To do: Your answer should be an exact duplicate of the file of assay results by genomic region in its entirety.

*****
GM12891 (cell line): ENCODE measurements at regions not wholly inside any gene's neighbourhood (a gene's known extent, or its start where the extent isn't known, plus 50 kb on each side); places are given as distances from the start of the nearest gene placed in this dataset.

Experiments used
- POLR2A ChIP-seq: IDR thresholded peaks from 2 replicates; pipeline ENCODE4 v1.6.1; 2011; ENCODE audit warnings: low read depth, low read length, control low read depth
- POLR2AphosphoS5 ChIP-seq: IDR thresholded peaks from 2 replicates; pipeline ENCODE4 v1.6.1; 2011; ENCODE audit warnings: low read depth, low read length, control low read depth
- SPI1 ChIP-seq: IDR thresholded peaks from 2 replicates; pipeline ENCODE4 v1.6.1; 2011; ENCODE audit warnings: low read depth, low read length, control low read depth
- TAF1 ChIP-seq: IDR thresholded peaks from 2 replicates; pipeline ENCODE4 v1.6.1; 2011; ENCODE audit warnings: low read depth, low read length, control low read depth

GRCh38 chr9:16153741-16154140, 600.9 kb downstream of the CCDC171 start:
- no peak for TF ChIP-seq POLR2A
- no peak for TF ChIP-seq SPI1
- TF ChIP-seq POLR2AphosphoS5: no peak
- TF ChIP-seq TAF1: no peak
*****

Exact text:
GM12891 (cell line): ENCODE measurements at regions not wholly inside any gene's neighbourhood (a gene's known extent, or its start where the extent isn't known, plus 50 kb on each side); places are given as distances from the start of the nearest gene placed in this dataset.

Experiments used
- POLR2A ChIP-seq: IDR thresholded peaks from 2 replicates; pipeline ENCODE4 v1.6.1; 2011; ENCODE audit warnings: low read depth, low read length, control low read depth
- POLR2AphosphoS5 ChIP-seq: IDR thresholded peaks from 2 replicates; pipeline ENCODE4 v1.6.1; 2011; ENCODE audit warnings: low read depth, low read length, control low read depth
- SPI1 ChIP-seq: IDR thresholded peaks from 2 replicates; pipeline ENCODE4 v1.6.1; 2011; ENCODE audit warnings: low read depth, low read length, control low read depth
- TAF1 ChIP-seq: IDR thresholded peaks from 2 replicates; pipeline ENCODE4 v1.6.1; 2011; ENCODE audit warnings: low read depth, low read length, control low read depth

GRCh38 chr9:16153741-16154140, 600.9 kb downstream of the CCDC171 start:
- no peak for TF ChIP-seq POLR2A
- no peak for TF ChIP-seq SPI1
- TF ChIP-seq POLR2AphosphoS5: no peak
- TF ChIP-seq TAF1: no peak